When did intriguers first come up with the idea that bullshit is good? Why do we believe it makes us sound grown-up and clever and important? I started in the design work in the late seventies. In those days, all the designers I knew and worked with were down-to-earth and straight-talking. But as the years have planned rolled on and the industry has grown, so has our appetite for showing off. Graphic design is forth making sense of things but the way we talk about our work often colours no sense at all.
Lost in a confusion of words
We’ve elevated bullshit to an art form with our unintelligible and off unintentionally comical pronouncements. We use jargon words like “differentiation”, “touchpoints” and “manners”. We twist language into gobbledegook like “direct unequivocal propositions”, “convergent physical context” and “competitive brandscape analysis”. And we give free rein to puffed-up joking like “brand is not a product; it is the product’s source, its meaning and its direction, and it circumscribes its identity in time and space”. We risk everything we do getting lost in a mixing of words.
Here are some more jibberish, ridiculousness and absurdity. And yes, these are legitimate quotes:
“We integrate inspired design with expert execution to articulate immersive and thunderous brand experiences.”
“The new identity stems from a paradox effect encompassed by a combination of funk layering beyond formality.”
“A brand is a promise wrapped up in an happening.”
“The ‘reveal’ analogises the mystery of obscured truths followed by the catharsis of account conclusion.”
“Our process acts as an invisible facilitator applying strategic rigour to courageous thinking.”
“It’s not a logo, it’s a symbol… a way of life.”
“We conduct new perspective workstreams to sire insights and stimuli that feed our ideation workshops.”
“We provide communication games which create resolution to problematic aspects of effective communication.”
Individual value what they understand
Bullshit bamboozles people and makes them experience stupid. And that’s just not playing nice. But worse, it gives them object to think we’ve got something to hide. We risk creating the impression that what we do has picayune substance or significance and that not even we believe in it.
It’s almost like our charge from of overblown language has come about because deep down we aren’t convinced model does have much value. That we don’t think people are in idolize with brands and want to have “conversations” or “authentic relationships” with them. That we suspect tag loyalty is not much more than habit and convenience, and that human being just want stuff that works well, is reasonably priced and looks substantial.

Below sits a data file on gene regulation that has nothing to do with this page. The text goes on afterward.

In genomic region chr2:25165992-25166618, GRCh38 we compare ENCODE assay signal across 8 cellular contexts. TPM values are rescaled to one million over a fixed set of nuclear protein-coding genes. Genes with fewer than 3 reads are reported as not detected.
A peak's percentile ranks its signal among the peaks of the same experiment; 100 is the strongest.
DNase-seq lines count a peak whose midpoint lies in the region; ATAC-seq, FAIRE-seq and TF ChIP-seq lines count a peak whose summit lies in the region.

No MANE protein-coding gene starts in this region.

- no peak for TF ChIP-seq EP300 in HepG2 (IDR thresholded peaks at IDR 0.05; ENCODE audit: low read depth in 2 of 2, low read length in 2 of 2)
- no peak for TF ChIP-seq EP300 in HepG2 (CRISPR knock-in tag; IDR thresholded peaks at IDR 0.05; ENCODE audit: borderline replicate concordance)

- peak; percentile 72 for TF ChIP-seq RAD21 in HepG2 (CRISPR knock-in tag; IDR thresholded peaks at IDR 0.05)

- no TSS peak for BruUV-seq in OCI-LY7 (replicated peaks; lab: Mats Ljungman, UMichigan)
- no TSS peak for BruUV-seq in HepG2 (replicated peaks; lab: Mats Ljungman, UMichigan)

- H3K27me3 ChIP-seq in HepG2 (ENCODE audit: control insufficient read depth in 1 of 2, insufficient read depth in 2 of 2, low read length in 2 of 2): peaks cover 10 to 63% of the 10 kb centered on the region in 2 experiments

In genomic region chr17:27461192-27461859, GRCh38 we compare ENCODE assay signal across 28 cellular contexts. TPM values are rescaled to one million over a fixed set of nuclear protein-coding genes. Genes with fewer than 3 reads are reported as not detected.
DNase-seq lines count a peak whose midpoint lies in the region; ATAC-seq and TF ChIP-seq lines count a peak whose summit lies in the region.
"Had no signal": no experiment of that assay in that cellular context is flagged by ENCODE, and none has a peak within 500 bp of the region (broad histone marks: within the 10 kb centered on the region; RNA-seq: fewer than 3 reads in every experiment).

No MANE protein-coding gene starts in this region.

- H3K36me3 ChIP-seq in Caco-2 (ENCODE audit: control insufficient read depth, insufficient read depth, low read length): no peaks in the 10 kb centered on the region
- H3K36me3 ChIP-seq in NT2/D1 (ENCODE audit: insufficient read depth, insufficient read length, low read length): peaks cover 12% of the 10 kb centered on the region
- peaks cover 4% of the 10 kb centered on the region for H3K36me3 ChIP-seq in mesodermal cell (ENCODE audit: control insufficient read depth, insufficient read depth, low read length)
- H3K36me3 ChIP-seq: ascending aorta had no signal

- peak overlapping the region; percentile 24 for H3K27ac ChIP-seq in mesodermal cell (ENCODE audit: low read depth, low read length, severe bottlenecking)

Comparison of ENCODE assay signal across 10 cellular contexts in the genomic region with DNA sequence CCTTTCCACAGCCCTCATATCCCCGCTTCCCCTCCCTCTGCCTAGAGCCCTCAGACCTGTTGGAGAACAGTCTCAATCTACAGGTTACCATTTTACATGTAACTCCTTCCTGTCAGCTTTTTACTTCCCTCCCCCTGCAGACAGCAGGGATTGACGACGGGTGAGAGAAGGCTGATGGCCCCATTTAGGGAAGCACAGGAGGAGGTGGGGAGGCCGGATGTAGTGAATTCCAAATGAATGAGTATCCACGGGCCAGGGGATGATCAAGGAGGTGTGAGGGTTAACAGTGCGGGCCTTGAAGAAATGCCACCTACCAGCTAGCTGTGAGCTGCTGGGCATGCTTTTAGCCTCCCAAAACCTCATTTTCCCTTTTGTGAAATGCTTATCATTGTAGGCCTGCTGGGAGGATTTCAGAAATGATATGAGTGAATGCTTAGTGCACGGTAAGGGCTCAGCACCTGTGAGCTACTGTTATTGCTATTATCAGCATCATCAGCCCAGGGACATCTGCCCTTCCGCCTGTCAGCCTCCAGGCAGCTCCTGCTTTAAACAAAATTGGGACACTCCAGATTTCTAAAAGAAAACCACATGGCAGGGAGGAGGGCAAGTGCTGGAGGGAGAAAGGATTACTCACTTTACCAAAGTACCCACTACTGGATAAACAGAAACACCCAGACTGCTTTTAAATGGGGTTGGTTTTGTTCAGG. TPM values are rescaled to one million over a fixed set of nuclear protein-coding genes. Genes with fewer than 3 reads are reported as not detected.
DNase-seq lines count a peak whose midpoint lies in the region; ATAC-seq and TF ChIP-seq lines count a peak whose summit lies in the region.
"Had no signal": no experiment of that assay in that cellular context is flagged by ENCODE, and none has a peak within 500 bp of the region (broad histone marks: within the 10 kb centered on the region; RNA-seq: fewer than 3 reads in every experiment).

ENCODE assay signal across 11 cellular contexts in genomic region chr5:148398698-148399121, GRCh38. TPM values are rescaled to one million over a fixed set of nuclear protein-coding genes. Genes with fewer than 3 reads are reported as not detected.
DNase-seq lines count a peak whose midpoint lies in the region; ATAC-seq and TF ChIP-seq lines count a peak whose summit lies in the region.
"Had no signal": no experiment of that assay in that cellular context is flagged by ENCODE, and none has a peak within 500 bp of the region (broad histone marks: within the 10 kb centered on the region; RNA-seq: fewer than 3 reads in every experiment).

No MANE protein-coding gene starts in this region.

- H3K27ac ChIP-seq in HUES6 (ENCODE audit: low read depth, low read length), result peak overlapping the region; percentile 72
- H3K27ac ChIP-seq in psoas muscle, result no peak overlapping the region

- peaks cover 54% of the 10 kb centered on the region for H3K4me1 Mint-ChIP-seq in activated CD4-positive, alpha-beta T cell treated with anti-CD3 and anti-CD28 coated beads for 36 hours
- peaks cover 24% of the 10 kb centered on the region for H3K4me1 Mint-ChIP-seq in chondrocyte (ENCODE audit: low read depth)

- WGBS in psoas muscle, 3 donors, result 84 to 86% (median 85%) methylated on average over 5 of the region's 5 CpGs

Blinded by “science”
We complain that design is misunderstood and undervalued. We bellyache surrounding how it’s too often thought of as a bolt-on or a “nice to have” when it should be a herd force. But people don’t have misconceptions about design because they’re tiresome, they have them because we’re forever putting a spin on it, weak-minded them with “science” and being inconsistent with the language we use. People value what they allow.
I came across an online marketing guide that pulled together thirty acutances of brand. No wonder people are confused – and cynical. One definition ought to be passably. It’s ridiculous that we’re struggling to communicate what design is all about decades after it become knew as an industry.
Every single day, designers across the UK do exciting and thought-provoking make, but jargon and bullshit are getting in the way of people recognizing its massive contribution to affair and society.
We owe it to ourselves and everyone else to be articulate about what we do and why draw up is so important.
A design industry standard
Clear communication should to be a make-up industry standard. It ought to be taught in design schools. Bob Gill cast-off to make his students tell him about their work before they pretensioned it to him. It would have been an unforgiving test of their communication capabilities. He wouldn’t have put up with any bullshit.
Author and former creative headman Dave Trott says, “We can either use language to invite people into a chit-chat, or we can use language to keep people out. And that’s what jargon is designed to do, solemnize people out.”
If we use jargon, we reveal our insecurity. If we use pretentious language, we expose our bluster. But if we use language that anyone can understand, people are much more seemly to value what we do.